BOSTON, Mass.—For many Massachusetts teenagers, the basics of a stable life – a bed, three meals a day, regular access to health services – are a given, and often easy to take for granted.
However, for the more than 6,000 high school students who are homeless and on their own in one the nation’s most affluent states, these basic needs are hardly a given. Massachusetts House Bill 135 (H.B. 135), an act that will provide housing and support services to unaccompanied homeless youth, aims to make that stability the norm for all Massachusetts teens.
State Rep. James O’Day (D-Worcester) and State Sen. Katherine M. Clark (D-Middlesex) introduced H.B. 135 in January 2013. The bill defines an unaccompanied homeless youth as a “person 24 years of age or younger who is not in the physical custody or care of a parent or legal guardian and who lacks a fixed, regular and adequate nighttime residence.”
H.B. 135 cleared its initial hurdle – a favorable report from the Joint Committee on Children, Families and Persons with Disabilities – then moved on to the House Ways and Means Committee last August.
As of this writing, the bill remains with the Ways and Means Committee. With the legislative year ending July 31, it needs to move out soon to have any hope of passing.
“I think everybody [in the House] knows it’s an issue that needs to be addressed throughout the Commonwealth,” said Rep. O’Day. “But everybody thinks their bill is great. We’re trying to get it through.”
In H.B. 135, “fixed, regular, and adequate’’ housing does not include temporarily living with friends or family, living in transitional housing or staying in temporary living shelters – some of which can be unsafe, especially for youth.
“These teens tell us they don’t feel safe (in shelters),” said Exa Mendez-Guerrero, the Massachusetts Coalition for the Homeless’ legislative aide. “They are robbed, harassed, even molested. Their needs are not being met.”
Meeting these needs is at the heart of the bill. O’Day and Clark have proposed that the Office of Health and Human Services enter into performance-based contracts with organizations and agencies to provide stable housing for homeless youth. Their bill also calls on the Commonwealth to fund a continuum of housing and support services for unaccompanied youth experiencing homelessness.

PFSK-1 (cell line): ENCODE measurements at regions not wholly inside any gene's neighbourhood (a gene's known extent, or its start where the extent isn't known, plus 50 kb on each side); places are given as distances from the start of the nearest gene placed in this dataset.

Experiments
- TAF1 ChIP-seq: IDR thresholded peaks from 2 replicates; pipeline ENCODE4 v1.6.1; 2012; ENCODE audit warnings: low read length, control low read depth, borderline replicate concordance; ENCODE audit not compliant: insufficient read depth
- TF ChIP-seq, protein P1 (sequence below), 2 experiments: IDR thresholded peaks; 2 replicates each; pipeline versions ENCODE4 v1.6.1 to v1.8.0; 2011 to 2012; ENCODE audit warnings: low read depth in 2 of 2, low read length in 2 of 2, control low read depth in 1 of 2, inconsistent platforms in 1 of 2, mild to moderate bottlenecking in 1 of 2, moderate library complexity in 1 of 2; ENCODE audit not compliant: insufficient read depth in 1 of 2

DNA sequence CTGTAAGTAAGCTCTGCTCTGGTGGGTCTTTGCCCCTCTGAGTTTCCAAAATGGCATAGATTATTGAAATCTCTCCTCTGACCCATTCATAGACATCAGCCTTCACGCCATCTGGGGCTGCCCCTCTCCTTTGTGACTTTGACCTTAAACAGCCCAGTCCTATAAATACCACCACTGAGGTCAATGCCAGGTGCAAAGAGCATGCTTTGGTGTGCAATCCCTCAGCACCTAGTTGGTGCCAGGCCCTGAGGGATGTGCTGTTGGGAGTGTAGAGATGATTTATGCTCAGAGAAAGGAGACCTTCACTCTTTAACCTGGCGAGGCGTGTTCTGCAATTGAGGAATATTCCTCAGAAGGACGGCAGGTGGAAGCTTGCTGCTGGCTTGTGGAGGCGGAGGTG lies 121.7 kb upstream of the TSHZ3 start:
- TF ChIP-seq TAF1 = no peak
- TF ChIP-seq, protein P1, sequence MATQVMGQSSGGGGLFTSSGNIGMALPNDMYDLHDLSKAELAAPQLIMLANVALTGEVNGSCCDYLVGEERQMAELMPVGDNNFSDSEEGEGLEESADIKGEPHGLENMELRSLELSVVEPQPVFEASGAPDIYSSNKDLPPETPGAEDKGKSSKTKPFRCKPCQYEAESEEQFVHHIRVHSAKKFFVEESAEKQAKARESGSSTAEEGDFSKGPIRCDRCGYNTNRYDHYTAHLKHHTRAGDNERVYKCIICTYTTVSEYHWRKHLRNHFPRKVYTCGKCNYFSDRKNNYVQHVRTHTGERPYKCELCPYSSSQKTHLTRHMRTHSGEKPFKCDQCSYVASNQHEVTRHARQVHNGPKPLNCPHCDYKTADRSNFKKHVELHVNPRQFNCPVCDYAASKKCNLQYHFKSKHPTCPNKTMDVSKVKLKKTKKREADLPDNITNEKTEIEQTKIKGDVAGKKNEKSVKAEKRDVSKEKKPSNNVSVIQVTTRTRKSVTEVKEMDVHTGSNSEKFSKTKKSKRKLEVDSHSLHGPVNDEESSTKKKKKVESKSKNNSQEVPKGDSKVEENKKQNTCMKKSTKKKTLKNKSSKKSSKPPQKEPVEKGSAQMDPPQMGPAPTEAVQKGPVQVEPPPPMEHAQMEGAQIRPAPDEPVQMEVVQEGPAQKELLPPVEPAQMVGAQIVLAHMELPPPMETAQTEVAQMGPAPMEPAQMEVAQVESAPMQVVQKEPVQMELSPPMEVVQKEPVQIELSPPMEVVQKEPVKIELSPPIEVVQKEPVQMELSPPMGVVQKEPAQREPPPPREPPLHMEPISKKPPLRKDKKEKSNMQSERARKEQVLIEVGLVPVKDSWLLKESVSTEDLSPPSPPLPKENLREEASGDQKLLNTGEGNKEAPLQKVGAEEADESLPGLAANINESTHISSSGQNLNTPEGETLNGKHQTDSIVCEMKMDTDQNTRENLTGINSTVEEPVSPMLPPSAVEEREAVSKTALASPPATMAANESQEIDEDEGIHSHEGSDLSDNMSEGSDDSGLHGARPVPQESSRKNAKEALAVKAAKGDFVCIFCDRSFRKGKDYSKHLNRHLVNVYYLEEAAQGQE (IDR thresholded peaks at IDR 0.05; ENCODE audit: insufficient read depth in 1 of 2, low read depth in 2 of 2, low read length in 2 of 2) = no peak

Eighteen months after they introduced the bill, it remains caught in the Commonwealth’s biennial process, which allows bills pending before the legislature at the end of the first year of its session – in this case, November 2013 – to carry over into the second legislative year with the same legislative status. The second legislative year ends July 31. If the House and Senate do not enact H.B. 135 by then, they can be still pass it during an informal session from August to December – but that is a political long shot.
“It is very, very rare for a bill to be passed in informal session, because it only takes one objection for it to be stopped,” said O’Day. “And when you’re talking about funding two, three or four million dollars, it’s likely to be stopped.”
While H.B. 135 languishes in the House, its proponents have continued their campaigns. The Boston Globe has published editorials about the legislation, and groups across the state – including the Western Massachusetts Network to End Homelessness and the Massachusetts Coalition for the Homeless – have encouraged supporters to contact their local legislators.
Thanks to these efforts, H.B. 135 remains in the public eye and on the minds of those deciding its fate. On June 19, the Mass. Coalition for the Homeless delivered a sign-on letter to the House Ways and Means Committee with 67 signatures from senators and representatives – a third of the State House.
“We wanted to show Chairman Brian Dempsey there is a statewide need for this bill,” said Mendez.
A bipartisan effort, the letter featured signatures from a handful of Republican legislators.
“It was a clear call for support and attention,” Mendez explained.
According to Mendez, the bill will also provide “support services like psychological services, job training, and other skills to survive” in addition to housing. “These are programs that will help become independent adults and end a cycle of homelessness,” she said.
For now though, the Commonwealth’s unaccompanied homeless youth can only wait as the legislative process takes it course. And while frustrated by the H.B. 135’s long and sometimes stalled journey through the legislative process, they remain cautiously optimistic about its eventual passage.
“We’re hopeful,” said Mendez, “and right now, we’re trying to hold on to that hope.”